Former HALO student Danijela Maras is lead author on a paper, “Screen time is associated with depression and anxiety in Canadian youth,” that was recently published in Preventive Medicine. Citation details and a summary of the paper are below.

Maras D, Flament MF, Murray M, Buchholz A, Henderson KA, Obeid N, Goldfield GS. Screen time is associated with depression and anxiety in Canadian youth. Prev Med. 2015 Feb 2. pii: S0091-7435(15)00031-6. doi: 10.1016/j.ypmed.2015.01.029. [Epub ahead of print]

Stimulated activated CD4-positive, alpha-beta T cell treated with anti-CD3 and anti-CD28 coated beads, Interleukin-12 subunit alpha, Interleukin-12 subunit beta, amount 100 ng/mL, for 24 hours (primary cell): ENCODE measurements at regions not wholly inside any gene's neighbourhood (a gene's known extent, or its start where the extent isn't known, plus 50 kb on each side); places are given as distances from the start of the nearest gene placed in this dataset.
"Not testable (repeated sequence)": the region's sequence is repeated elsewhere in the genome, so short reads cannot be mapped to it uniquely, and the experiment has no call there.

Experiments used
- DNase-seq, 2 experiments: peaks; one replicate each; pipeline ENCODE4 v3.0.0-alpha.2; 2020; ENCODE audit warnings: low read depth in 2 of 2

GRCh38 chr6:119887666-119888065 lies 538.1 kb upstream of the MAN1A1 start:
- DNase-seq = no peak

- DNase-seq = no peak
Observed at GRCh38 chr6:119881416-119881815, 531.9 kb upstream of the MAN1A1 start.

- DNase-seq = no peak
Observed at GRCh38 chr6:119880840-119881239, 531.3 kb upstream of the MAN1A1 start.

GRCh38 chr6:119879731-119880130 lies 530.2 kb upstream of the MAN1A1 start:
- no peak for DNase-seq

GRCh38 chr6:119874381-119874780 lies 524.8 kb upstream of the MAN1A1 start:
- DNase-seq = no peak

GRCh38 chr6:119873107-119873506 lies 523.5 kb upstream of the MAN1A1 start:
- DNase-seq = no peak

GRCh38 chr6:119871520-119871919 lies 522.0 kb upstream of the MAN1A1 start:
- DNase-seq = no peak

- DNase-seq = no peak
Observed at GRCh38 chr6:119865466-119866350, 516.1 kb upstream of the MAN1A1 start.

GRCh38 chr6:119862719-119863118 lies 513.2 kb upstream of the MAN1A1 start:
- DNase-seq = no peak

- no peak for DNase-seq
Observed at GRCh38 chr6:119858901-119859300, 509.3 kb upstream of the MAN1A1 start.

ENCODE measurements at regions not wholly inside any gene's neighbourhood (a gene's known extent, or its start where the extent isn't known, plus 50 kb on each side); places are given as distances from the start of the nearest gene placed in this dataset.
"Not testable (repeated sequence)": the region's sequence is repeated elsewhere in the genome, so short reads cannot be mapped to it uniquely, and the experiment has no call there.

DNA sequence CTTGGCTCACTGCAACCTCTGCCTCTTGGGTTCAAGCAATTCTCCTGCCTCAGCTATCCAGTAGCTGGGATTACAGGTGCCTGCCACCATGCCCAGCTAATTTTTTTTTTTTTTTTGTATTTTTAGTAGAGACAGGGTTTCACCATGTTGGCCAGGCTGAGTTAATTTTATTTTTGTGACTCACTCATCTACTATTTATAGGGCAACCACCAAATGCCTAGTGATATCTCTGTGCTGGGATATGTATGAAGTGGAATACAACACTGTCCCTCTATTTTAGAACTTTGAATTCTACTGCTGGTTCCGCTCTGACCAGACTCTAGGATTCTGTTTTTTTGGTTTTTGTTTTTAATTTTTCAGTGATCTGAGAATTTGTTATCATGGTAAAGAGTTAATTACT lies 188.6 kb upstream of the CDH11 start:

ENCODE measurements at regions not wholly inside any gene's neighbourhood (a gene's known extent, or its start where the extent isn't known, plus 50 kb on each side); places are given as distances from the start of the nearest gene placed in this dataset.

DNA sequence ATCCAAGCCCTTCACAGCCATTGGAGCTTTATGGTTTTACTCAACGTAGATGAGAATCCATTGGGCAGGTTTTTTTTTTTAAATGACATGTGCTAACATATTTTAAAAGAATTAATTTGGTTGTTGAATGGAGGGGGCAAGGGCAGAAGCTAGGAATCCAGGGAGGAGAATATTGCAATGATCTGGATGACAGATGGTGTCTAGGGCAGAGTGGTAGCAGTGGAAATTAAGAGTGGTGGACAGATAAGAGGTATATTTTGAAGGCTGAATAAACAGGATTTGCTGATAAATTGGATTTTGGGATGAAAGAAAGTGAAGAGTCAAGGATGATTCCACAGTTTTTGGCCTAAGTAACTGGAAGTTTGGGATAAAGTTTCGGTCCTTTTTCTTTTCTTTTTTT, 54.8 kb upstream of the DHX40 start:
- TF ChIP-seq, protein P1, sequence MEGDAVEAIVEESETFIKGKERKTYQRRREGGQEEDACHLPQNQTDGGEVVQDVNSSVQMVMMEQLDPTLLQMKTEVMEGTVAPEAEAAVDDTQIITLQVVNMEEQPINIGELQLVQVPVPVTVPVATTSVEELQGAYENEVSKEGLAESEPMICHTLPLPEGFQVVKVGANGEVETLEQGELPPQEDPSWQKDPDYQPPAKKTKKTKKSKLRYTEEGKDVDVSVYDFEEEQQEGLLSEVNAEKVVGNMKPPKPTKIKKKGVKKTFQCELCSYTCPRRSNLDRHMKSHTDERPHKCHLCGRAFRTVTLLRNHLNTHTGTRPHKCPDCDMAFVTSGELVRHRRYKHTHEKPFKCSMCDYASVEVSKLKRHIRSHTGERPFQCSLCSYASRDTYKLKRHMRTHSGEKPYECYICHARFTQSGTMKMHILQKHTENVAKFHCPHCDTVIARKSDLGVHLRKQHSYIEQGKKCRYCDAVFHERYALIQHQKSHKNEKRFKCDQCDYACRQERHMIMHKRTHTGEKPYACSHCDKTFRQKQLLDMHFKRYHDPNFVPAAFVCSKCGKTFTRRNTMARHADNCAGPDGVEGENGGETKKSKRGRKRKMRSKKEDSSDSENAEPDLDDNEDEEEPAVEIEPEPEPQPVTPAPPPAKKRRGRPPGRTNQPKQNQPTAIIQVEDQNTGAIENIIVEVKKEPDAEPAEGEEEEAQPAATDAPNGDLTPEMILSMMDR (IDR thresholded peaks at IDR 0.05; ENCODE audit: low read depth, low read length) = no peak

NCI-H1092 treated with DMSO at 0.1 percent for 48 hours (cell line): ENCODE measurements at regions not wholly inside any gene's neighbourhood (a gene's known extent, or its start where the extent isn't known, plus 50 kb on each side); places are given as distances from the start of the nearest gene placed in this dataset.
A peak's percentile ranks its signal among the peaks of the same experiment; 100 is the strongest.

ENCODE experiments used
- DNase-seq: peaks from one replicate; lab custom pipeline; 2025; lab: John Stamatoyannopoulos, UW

ABSTRACT: Objective. This study examined the relationships between screen time and symptoms of depression and anxiety in a large community sample of Canadian youth. Method. Participants were 2482 English-speaking grade 7 to 12 students. Cross-sectional data collected between 2006 and 2010 as part of the Research on Eating and Adolescent Lifestyles (REAL) study were used. Mental health status was assessed using the Children’s Depression Inventory and the Multidimensional Anxiety Scale for Children-10. Screen time (hours/day of TV, video games, and computer) was assessed using the Leisure-Time Sedentary Activities questionnaire. Results. Linear multiple regressions indicated that after controlling for age, sex, ethnicity, parental education, geographic area, physical activity, and BMI, duration of screen time was associated with severity of depression (β=0.23, p<0.001) and anxiety (β=0.07, p<0.01). Video game playing (β=0.13, p<.001) and computer use (β=0.17, p<0.001) but not TV viewing were associated with more severe depressive symptoms. Video game playing (β=0.11, p<0.001) was associated with severity of anxiety. Conclusion. Screen time may represent a risk factor or marker of anxiety and depression in adolescents. Future research is needed to determine if reducing screen time aids the prevention and treatment of these psychiatric disorders in youth.

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